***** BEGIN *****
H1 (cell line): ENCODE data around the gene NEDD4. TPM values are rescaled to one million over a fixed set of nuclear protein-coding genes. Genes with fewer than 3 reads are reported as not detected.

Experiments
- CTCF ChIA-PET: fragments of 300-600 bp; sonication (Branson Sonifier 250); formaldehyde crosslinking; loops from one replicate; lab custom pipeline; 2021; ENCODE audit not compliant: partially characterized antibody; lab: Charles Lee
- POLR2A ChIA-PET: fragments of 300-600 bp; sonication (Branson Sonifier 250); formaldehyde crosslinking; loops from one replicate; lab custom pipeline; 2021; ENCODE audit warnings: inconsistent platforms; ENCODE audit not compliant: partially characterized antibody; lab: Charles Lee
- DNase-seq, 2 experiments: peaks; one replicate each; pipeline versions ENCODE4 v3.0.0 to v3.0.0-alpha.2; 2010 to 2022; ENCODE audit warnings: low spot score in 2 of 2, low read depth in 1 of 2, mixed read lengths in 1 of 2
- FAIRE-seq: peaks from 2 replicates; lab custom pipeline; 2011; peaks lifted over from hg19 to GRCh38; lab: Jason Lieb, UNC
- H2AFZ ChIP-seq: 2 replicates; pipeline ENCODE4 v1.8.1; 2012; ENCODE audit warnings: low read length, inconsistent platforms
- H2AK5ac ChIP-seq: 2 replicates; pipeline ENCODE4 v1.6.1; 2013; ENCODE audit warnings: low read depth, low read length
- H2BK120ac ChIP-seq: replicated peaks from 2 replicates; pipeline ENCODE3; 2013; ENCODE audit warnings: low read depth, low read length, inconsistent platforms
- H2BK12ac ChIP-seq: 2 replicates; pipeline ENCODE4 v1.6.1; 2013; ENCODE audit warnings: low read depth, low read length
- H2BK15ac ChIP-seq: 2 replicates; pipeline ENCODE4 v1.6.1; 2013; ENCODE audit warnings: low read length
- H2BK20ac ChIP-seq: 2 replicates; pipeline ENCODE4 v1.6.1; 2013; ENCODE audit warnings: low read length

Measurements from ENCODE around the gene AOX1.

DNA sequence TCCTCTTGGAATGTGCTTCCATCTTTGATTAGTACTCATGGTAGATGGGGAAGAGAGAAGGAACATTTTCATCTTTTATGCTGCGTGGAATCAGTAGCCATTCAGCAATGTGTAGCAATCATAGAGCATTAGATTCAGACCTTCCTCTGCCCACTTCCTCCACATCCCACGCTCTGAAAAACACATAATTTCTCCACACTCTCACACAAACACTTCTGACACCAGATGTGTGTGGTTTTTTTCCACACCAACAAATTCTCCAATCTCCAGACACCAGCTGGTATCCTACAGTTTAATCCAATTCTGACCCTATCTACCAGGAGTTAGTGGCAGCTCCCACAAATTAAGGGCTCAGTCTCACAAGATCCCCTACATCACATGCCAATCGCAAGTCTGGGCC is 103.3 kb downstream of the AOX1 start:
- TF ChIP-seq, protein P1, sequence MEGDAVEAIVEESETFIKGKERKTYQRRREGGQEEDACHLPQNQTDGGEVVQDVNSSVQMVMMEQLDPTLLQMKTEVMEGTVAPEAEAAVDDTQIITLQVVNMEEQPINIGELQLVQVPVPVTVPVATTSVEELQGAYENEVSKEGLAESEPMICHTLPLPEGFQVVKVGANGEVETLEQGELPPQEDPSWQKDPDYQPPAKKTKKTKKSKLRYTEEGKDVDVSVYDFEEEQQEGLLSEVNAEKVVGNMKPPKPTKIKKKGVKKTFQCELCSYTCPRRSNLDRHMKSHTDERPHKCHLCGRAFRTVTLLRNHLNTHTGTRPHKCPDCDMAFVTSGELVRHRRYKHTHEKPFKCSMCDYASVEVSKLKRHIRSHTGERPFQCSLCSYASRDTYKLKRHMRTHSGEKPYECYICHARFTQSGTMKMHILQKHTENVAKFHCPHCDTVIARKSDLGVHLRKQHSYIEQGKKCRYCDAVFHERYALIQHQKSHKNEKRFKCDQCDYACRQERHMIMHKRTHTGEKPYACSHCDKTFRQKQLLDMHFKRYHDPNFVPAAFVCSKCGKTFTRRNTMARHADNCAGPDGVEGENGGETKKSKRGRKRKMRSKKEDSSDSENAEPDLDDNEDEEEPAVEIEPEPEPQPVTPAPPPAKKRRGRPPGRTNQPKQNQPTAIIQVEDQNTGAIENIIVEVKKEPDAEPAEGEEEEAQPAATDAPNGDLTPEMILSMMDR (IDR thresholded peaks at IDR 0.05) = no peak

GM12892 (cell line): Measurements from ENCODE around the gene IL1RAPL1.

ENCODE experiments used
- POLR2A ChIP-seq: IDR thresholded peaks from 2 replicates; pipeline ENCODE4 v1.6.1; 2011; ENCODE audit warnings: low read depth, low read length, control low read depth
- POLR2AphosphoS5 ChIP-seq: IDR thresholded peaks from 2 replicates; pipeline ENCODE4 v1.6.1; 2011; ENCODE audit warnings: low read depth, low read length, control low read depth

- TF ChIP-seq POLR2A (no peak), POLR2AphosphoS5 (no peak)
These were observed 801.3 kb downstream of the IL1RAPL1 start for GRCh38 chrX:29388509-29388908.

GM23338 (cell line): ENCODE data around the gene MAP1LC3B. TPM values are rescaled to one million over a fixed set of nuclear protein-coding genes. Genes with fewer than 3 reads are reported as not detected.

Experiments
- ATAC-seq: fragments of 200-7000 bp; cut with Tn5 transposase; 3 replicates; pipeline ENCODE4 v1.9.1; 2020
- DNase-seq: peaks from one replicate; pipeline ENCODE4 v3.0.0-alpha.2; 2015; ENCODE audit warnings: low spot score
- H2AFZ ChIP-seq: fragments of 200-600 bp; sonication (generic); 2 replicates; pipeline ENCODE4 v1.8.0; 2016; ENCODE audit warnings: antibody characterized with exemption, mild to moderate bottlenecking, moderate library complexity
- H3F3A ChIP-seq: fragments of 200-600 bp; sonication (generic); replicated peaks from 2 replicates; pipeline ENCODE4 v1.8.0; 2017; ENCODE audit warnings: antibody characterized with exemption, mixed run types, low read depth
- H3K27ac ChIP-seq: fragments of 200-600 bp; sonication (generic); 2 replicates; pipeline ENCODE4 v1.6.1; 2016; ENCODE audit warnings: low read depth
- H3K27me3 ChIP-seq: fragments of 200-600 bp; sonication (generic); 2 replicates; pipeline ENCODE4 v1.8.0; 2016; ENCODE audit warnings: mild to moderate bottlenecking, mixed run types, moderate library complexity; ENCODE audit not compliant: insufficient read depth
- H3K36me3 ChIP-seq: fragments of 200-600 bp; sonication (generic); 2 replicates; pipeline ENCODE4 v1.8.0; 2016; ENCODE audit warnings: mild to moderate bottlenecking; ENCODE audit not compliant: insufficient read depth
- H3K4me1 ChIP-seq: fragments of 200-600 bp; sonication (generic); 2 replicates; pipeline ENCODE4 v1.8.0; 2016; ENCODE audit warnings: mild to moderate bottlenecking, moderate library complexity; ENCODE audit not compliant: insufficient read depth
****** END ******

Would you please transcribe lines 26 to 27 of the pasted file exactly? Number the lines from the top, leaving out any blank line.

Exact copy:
- H2AFZ ChIP-seq: fragments of 200-600 bp; sonication (generic); 2 replicates; pipeline ENCODE4 v1.8.0; 2016; ENCODE audit warnings: antibody characterized with exemption, mild to moderate bottlenecking, moderate library complexity
- H3F3A ChIP-seq: fragments of 200-600 bp; sonication (generic); replicated peaks from 2 replicates; pipeline ENCODE4 v1.8.0; 2017; ENCODE audit warnings: antibody characterized with exemption, mixed run types, low read depth